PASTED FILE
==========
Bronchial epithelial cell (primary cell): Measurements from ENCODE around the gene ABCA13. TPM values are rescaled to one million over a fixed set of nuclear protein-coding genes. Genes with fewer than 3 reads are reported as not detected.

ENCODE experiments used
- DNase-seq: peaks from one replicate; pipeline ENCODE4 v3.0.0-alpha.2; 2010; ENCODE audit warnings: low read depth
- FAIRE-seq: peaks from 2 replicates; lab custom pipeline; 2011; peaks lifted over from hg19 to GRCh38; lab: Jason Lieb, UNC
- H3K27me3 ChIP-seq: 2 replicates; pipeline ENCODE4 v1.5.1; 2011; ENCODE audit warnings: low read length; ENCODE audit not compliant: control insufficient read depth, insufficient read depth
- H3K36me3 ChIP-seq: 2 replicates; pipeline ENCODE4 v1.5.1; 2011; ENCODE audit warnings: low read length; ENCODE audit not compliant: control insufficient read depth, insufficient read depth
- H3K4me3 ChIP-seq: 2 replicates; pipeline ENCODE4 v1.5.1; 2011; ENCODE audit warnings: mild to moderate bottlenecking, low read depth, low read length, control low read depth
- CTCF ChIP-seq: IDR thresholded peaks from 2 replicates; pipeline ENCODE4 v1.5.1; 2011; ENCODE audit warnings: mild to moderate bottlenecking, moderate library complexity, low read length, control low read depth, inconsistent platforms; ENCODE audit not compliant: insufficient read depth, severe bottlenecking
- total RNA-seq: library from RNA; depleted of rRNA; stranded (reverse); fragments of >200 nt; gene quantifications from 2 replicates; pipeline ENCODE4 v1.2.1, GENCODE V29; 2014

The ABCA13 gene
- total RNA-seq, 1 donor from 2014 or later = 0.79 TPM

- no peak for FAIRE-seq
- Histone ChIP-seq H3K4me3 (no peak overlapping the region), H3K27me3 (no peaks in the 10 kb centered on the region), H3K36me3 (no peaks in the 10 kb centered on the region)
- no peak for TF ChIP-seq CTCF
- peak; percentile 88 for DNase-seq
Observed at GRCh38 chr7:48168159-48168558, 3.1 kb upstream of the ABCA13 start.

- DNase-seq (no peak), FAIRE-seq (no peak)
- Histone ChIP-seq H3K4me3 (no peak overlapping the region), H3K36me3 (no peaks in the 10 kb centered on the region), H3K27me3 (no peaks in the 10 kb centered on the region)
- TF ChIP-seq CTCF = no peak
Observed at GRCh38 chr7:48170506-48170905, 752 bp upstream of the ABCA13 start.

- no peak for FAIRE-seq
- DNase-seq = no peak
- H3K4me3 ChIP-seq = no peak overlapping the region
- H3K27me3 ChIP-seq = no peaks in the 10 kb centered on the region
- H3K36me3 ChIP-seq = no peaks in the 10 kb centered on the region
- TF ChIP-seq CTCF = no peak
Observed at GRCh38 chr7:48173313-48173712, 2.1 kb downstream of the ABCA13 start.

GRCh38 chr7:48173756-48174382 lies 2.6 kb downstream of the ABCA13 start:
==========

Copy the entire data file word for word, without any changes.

Bronchial epithelial cell (primary cell): Measurements from ENCODE around the gene ABCA13. TPM values are rescaled to one million over a fixed set of nuclear protein-coding genes. Genes with fewer than 3 reads are reported as not detected.

ENCODE experiments used
- DNase-seq: peaks from one replicate; pipeline ENCODE4 v3.0.0-alpha.2; 2010; ENCODE audit warnings: low read depth
- FAIRE-seq: peaks from 2 replicates; lab custom pipeline; 2011; peaks lifted over from hg19 to GRCh38; lab: Jason Lieb, UNC
- H3K27me3 ChIP-seq: 2 replicates; pipeline ENCODE4 v1.5.1; 2011; ENCODE audit warnings: low read length; ENCODE audit not compliant: control insufficient read depth, insufficient read depth
- H3K36me3 ChIP-seq: 2 replicates; pipeline ENCODE4 v1.5.1; 2011; ENCODE audit warnings: low read length; ENCODE audit not compliant: control insufficient read depth, insufficient read depth
- H3K4me3 ChIP-seq: 2 replicates; pipeline ENCODE4 v1.5.1; 2011; ENCODE audit warnings: mild to moderate bottlenecking, low read depth, low read length, control low read depth
- CTCF ChIP-seq: IDR thresholded peaks from 2 replicates; pipeline ENCODE4 v1.5.1; 2011; ENCODE audit warnings: mild to moderate bottlenecking, moderate library complexity, low read length, control low read depth, inconsistent platforms; ENCODE audit not compliant: insufficient read depth, severe bottlenecking
- total RNA-seq: library from RNA; depleted of rRNA; stranded (reverse); fragments of >200 nt; gene quantifications from 2 replicates; pipeline ENCODE4 v1.2.1, GENCODE V29; 2014

The ABCA13 gene
- total RNA-seq, 1 donor from 2014 or later = 0.79 TPM

- no peak for FAIRE-seq
- Histone ChIP-seq H3K4me3 (no peak overlapping the region), H3K27me3 (no peaks in the 10 kb centered on the region), H3K36me3 (no peaks in the 10 kb centered on the region)
- no peak for TF ChIP-seq CTCF
- peak; percentile 88 for DNase-seq
Observed at GRCh38 chr7:48168159-48168558, 3.1 kb upstream of the ABCA13 start.

- DNase-seq (no peak), FAIRE-seq (no peak)
- Histone ChIP-seq H3K4me3 (no peak overlapping the region), H3K36me3 (no peaks in the 10 kb centered on the region), H3K27me3 (no peaks in the 10 kb centered on the region)
- TF ChIP-seq CTCF = no peak
Observed at GRCh38 chr7:48170506-48170905, 752 bp upstream of the ABCA13 start.

- no peak for FAIRE-seq
- DNase-seq = no peak
- H3K4me3 ChIP-seq = no peak overlapping the region
- H3K27me3 ChIP-seq = no peaks in the 10 kb centered on the region
- H3K36me3 ChIP-seq = no peaks in the 10 kb centered on the region
- TF ChIP-seq CTCF = no peak
Observed at GRCh38 chr7:48173313-48173712, 2.1 kb downstream of the ABCA13 start.

GRCh38 chr7:48173756-48174382 lies 2.6 kb downstream of the ABCA13 start: